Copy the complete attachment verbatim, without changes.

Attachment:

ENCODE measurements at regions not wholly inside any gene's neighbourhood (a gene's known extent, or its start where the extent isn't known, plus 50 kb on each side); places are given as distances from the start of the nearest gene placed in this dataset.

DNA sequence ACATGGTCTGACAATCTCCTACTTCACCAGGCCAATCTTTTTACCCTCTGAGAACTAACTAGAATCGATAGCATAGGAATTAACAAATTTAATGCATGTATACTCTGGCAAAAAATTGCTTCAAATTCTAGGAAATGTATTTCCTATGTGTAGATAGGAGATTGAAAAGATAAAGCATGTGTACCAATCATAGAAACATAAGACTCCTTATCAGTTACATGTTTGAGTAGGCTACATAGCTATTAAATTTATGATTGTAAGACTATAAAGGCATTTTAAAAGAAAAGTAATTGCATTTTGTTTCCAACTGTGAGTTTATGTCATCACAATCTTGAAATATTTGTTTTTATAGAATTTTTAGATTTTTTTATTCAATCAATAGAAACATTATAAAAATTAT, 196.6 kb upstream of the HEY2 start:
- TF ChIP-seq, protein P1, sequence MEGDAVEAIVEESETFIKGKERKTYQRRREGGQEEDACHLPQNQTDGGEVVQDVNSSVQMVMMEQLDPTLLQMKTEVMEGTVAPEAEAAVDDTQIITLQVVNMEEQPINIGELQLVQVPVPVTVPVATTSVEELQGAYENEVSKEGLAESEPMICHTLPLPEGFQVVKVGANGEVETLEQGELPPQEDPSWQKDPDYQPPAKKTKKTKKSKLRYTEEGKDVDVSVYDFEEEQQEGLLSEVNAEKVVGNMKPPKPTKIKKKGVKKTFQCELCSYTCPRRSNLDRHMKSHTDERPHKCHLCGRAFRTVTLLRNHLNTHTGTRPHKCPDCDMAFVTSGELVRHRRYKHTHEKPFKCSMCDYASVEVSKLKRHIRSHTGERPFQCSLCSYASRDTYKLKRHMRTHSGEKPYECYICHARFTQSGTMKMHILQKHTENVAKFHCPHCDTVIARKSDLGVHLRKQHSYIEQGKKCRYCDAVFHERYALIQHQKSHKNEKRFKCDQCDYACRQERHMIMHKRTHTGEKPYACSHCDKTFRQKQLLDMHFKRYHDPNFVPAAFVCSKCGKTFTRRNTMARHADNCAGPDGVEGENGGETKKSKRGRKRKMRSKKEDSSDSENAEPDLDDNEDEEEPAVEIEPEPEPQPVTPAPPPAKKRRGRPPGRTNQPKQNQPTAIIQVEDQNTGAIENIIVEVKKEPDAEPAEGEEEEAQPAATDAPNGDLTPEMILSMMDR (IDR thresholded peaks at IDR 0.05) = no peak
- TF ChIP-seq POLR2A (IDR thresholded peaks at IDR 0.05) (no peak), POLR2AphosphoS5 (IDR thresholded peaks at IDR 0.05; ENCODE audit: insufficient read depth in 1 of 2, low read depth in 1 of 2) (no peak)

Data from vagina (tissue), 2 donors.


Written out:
ENCODE measurements at regions not wholly inside any gene's neighbourhood (a gene's known extent, or its start where the extent isn't known, plus 50 kb on each side); places are given as distances from the start of the nearest gene placed in this dataset.

DNA sequence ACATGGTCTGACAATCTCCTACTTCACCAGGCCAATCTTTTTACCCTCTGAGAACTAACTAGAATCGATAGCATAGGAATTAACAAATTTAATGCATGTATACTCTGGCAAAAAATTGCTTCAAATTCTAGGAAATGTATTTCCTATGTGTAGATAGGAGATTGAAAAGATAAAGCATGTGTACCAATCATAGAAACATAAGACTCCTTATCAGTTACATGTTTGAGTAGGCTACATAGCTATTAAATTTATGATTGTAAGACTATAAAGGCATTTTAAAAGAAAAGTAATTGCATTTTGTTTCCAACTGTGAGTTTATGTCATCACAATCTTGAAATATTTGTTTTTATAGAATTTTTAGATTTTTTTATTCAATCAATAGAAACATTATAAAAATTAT, 196.6 kb upstream of the HEY2 start:
- TF ChIP-seq, protein P1, sequence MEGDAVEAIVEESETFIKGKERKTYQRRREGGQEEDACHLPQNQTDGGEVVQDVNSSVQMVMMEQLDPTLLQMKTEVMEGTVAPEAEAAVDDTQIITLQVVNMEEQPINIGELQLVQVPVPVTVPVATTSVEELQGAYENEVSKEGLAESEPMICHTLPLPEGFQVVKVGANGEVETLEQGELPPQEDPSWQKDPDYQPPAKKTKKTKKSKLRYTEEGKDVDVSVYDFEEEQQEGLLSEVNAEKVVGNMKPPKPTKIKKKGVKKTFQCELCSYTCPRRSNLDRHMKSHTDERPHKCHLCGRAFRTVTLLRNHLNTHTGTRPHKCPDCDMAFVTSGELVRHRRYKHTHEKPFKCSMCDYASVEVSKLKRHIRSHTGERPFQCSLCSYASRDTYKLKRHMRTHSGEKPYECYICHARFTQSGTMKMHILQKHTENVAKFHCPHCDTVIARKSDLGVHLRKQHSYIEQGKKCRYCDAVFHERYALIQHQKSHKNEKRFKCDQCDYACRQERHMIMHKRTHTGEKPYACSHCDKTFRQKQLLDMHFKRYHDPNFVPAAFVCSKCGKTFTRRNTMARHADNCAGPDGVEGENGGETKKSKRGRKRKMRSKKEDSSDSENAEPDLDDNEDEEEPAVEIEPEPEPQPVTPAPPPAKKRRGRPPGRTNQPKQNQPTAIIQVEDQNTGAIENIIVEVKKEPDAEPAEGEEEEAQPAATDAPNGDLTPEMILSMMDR (IDR thresholded peaks at IDR 0.05) = no peak
- TF ChIP-seq POLR2A (IDR thresholded peaks at IDR 0.05) (no peak), POLR2AphosphoS5 (IDR thresholded peaks at IDR 0.05; ENCODE audit: insufficient read depth in 1 of 2, low read depth in 1 of 2) (no peak)

Data from vagina (tissue), 2 donors.